The first shipment by Cheniere Energy from its new Corpus Christi LNG terminal in Texas this week marks a new wave of production out of North America – and the United States in particular.
However, it is happening at a time when relations with the main LNG market, China, have slumped to the lowest level in a decade or more. And that is despite President Trump and President Xi calling a truce in their trade war.
Meantime, shipments have been continuing steadily out of the United States. Maria Energy, with a capacity of 174,000 m3, left Cheniere’s terminal with a full load, the first LNG to be shipped out of a Texas-based facility, according to the company.
“Exporting the first commissioning cargo of LNG from Texas demonstrates Cheniere’s ability to deliver projects safely and ahead of schedule, including the first LNG export facility in the Lower 48 states,” said chief executive Jack Fusco before Maria Energy sailed out.
Cheniere will not bring its Texas plant fully on line until early 2019 after it has run another half-dozen test cargoes through the liquefaction train. A second train is scheduled to come online later in 2019, with a third due for start-up in 2021. With each train capable of churning out 690M cubic feet (cfd) a day, plus the two additional trains Cheniere plans to add to its Sabine Pass facility in West Louisiana, the United States’ export capacity will go up by another level.
At an output of 8.9Bn cfd by the end of 2019, up from a predicted 4.9Bn cfd in 2018, the United State’s export capacity will be the third-largest in the world, behind only Australia and Qatar. According to most analysts, the rapid increase in the country’s LNG exports is a major factor in the current spate of orders for LNG carriers that will mainly shuttle between the US and Asia – and particularly China.
The Freeport LNG facility is also expected to open next year near Houston. Originally intended as a regasification terminal – the first to be built in America in 20 years, Freeport LNG will produce and export more than 20M tonnes a year by the time its four trains are up and running.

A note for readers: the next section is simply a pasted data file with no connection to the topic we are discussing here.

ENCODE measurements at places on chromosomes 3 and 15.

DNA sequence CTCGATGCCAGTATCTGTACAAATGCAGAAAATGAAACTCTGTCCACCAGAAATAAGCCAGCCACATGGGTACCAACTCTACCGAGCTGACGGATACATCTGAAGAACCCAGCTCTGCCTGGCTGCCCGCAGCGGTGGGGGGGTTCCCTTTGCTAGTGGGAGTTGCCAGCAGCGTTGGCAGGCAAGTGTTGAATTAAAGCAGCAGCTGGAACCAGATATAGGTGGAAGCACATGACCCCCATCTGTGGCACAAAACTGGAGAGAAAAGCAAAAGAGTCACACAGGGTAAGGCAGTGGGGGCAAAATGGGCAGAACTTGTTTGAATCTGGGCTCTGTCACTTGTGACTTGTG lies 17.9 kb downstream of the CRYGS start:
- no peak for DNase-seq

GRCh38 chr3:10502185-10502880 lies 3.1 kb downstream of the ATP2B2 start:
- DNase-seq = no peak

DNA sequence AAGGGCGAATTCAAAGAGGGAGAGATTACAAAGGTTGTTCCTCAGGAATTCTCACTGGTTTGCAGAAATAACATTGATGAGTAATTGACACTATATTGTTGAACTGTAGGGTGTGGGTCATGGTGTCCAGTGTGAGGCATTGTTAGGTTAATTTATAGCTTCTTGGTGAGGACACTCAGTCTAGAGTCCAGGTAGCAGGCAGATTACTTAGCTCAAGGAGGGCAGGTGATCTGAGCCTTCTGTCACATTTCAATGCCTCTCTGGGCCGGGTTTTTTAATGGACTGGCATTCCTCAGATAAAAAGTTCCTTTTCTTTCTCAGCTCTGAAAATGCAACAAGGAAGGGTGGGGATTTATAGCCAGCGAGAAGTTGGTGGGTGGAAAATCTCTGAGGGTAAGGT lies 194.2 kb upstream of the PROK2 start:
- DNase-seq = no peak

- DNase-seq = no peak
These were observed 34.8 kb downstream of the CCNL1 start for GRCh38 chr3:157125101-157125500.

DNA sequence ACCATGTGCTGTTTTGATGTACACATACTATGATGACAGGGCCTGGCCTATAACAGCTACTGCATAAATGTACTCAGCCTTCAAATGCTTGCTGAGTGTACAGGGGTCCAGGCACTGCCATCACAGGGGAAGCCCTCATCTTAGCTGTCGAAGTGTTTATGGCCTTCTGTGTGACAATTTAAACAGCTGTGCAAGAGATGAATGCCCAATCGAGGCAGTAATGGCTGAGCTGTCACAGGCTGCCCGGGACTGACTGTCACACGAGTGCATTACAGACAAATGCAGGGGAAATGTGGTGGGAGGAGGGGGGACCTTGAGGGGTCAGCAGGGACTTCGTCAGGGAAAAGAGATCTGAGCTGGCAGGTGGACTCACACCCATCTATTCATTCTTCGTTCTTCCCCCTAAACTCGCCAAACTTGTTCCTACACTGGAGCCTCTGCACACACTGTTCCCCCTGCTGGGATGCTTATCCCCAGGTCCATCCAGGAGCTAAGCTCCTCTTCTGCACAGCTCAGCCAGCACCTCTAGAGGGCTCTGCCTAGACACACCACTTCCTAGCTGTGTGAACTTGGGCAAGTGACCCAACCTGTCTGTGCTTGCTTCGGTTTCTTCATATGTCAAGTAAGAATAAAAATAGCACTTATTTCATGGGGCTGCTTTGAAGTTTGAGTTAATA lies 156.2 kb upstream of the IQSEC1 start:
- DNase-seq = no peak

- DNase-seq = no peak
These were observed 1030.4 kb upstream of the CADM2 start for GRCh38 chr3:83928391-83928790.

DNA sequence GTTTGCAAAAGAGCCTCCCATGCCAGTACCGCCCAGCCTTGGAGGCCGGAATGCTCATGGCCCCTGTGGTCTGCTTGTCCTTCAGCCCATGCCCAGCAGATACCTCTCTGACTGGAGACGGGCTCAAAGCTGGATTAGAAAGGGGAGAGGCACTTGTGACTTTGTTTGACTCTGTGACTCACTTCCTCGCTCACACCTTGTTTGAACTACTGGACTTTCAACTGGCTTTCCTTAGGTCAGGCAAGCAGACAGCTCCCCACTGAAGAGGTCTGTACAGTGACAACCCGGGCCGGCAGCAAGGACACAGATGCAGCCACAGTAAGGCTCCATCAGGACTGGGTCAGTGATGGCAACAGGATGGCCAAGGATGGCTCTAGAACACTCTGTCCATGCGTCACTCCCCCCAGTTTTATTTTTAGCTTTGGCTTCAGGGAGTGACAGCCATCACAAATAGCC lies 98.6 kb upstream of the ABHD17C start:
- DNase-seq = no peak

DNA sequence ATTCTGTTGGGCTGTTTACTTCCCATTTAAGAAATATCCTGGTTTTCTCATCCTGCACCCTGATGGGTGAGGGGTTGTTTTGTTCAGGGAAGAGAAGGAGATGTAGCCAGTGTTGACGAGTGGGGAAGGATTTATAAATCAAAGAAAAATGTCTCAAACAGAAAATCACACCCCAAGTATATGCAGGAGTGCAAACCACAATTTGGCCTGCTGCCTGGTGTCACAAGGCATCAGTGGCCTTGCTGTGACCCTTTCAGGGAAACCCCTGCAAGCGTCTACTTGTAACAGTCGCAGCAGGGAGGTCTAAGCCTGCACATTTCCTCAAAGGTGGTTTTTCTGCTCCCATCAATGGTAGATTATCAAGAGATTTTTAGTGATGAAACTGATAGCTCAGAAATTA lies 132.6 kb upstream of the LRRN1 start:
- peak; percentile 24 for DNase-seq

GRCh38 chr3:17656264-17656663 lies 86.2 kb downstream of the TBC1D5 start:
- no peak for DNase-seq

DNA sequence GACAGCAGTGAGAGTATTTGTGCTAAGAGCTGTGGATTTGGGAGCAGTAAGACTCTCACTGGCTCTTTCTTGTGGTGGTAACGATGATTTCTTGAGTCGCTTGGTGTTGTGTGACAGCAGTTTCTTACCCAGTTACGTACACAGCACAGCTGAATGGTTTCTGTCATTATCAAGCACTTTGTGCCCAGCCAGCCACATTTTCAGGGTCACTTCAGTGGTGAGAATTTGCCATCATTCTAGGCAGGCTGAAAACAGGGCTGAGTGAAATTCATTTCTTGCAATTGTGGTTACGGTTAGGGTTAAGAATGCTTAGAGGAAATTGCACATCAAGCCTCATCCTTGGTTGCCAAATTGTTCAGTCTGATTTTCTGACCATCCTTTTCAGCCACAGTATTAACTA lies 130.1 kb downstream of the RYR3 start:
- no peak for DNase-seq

And with further LNG production capacity added around the United States, volumes are set to rise substantially. According to energy consultant Wood Mackenzie, no less than US$20Bn could be invested in just three projects alone on the Gulf Coast in the next four years.
The big question is: following an exceptional year for LNG exports from North America and the United States in 2018, will it all be sold in 2019 and beyond?
Before the tariff war flared up and China applied 10% on imports of America’s LNG in September, China was the American industry’s second largest buyer, accounting for about 3M tonnes a year. Although the original rate proposed was 25%, a 10% tariff has still slowed sales, affecting a US$60Bn a year export industry.
As Wood Mackenzie pointed out, since imposing the tariff Chinese buyers have steadily reduced purchases of American LNG. The energy consultant’s prediction is that China will turn to alternative suppliers to procure spot cargoes during the winter, if the country needs them. The likely winners will be LNG plants on Australia’s east coast, Indonesia’s Tangguh, Western Australia’s Gorgon field, and Qatar’s mega-trains.
Besides China, there are however other LNG-hungry markets in the Asia region, notably Japan, on which American producers could fall back if the Chinese market dries up. As observers point out, the first wave of America’s LNG projects was able to find offshore markets outside China.
Looking forward though, the American industry needs China which will next year become the world’s biggest LNG market, according to the International Energy Agency. Forecasters predict that America’s LNG should account for 18% of the global market by 2022 while the imminent second wave of production is forecast to push that to 22% by 2030 – and it all has to find a home.
“Forecasts of Chinese demand for gas underpin a raft of proposed LNG export terminals along America’s east coast,” pointed out Verisk Maplecroft’s senior analyst for Asia, Hugo Brennan, earlier this year just as the tariff war was escalating. “[These terminals] align with the Trump administration’s bid to turn the US into an energy superpower. But some of these projects will struggle to attract financing if [China] goes ahead and raises tariff barriers on US LNG.”
That is why America’s LNG industry is hoping for a thaw in relations between Washington and Beijing during 2019.
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